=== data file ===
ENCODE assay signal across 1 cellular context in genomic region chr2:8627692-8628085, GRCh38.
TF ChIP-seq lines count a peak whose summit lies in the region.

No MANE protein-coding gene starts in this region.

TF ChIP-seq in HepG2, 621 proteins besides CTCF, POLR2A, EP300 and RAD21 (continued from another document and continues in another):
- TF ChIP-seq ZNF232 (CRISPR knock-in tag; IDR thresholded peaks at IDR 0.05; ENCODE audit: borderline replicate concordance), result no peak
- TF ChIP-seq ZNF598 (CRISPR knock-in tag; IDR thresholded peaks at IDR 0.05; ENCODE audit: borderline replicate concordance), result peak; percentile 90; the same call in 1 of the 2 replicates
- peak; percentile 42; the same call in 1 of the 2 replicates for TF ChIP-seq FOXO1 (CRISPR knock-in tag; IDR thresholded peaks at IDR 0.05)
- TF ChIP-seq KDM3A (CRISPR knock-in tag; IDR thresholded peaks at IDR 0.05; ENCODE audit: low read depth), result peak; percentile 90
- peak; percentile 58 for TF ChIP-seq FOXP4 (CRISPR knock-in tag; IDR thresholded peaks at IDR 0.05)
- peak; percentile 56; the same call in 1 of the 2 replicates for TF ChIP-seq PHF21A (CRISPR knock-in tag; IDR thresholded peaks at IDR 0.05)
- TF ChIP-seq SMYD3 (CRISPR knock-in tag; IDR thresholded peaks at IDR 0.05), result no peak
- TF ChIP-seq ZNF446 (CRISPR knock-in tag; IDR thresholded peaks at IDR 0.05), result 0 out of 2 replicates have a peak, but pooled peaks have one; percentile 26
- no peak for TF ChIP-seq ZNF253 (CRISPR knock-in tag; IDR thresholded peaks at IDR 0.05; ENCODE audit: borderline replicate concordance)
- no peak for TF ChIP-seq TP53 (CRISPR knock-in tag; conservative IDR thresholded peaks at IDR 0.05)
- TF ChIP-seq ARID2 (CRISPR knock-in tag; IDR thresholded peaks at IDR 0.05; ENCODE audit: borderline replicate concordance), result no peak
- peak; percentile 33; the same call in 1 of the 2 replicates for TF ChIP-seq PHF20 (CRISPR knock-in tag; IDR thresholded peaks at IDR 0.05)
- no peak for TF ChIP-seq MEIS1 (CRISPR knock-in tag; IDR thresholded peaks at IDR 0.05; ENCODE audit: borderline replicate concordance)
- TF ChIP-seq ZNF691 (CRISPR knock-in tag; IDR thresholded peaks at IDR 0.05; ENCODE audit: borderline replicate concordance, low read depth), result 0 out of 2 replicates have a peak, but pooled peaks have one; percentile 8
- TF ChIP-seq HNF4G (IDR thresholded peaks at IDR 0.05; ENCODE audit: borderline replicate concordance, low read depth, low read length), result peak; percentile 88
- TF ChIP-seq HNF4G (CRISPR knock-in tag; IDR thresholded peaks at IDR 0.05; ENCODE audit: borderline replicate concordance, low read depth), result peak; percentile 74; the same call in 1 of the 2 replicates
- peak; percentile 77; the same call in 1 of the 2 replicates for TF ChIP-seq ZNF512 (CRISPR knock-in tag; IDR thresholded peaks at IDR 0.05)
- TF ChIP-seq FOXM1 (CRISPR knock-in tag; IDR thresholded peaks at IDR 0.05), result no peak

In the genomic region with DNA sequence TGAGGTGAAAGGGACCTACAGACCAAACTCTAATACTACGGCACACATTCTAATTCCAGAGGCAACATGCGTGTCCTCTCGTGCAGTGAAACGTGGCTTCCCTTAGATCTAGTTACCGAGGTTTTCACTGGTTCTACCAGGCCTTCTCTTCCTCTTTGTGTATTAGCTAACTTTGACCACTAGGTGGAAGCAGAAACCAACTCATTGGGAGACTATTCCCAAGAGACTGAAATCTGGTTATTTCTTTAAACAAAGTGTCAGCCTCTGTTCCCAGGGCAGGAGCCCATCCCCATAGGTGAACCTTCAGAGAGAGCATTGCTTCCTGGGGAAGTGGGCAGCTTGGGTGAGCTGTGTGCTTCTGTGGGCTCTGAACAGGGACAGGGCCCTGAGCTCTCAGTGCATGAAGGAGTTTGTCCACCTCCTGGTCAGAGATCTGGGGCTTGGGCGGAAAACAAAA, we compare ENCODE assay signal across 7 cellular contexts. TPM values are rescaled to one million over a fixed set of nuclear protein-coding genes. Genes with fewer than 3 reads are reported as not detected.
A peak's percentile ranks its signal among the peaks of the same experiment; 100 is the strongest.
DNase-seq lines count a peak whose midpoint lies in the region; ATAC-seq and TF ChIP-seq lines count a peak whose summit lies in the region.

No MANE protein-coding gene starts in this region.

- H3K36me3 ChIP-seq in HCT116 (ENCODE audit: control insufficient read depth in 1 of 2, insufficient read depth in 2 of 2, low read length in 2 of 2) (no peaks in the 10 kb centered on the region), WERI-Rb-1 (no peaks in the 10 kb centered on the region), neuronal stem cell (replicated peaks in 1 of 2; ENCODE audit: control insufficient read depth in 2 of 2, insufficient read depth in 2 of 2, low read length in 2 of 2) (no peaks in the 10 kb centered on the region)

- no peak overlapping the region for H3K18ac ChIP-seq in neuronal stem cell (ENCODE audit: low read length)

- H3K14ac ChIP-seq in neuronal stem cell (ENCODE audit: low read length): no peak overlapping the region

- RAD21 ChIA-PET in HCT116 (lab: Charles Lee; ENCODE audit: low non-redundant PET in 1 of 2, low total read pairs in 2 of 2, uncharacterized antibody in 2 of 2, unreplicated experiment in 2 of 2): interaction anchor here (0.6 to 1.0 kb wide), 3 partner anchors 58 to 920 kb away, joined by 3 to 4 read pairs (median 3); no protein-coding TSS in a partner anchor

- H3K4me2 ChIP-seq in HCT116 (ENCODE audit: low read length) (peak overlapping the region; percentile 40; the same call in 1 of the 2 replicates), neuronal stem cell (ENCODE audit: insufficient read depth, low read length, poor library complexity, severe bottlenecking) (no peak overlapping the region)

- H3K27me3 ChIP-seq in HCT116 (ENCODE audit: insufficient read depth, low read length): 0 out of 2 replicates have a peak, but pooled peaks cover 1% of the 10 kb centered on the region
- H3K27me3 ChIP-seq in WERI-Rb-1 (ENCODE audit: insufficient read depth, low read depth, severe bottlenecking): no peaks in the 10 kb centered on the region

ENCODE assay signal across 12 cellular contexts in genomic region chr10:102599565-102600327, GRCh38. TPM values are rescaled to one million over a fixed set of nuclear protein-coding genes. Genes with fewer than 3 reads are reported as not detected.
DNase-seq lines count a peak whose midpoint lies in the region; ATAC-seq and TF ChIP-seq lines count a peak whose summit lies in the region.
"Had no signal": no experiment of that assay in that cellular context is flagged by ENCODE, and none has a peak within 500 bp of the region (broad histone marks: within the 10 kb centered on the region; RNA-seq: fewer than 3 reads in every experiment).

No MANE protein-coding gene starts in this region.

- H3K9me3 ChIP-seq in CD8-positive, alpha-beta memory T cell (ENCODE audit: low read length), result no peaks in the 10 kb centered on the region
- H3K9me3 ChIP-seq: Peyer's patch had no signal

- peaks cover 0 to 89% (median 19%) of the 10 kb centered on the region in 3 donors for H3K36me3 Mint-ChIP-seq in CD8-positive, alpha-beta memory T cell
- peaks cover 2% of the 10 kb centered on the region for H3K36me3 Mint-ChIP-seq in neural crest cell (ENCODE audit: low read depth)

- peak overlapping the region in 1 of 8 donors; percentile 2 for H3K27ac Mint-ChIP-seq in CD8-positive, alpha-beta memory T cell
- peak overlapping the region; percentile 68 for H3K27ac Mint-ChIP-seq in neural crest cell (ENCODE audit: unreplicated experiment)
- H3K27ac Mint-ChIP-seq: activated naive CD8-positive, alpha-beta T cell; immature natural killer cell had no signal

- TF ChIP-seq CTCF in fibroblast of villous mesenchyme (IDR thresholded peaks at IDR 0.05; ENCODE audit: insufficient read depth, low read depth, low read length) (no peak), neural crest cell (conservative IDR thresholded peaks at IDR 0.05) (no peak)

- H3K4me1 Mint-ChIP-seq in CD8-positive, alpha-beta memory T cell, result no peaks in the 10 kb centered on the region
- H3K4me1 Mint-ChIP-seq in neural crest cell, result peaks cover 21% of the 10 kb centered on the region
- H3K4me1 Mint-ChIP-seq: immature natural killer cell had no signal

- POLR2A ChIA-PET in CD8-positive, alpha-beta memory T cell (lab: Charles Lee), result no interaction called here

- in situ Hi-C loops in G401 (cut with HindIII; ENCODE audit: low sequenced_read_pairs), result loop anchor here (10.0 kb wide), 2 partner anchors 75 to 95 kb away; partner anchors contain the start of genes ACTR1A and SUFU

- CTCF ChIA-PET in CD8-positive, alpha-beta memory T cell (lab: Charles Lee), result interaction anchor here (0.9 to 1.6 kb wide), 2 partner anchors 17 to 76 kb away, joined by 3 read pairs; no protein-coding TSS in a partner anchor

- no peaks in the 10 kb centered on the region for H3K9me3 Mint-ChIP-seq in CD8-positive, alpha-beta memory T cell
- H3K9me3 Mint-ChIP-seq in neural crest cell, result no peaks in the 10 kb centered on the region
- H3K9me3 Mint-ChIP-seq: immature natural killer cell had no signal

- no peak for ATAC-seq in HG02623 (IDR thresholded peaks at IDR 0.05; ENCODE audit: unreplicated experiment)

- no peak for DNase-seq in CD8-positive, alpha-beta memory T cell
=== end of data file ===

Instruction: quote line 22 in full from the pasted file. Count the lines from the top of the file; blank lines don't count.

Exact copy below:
- TF ChIP-seq FOXM1 (CRISPR knock-in tag; IDR thresholded peaks at IDR 0.05), result no peak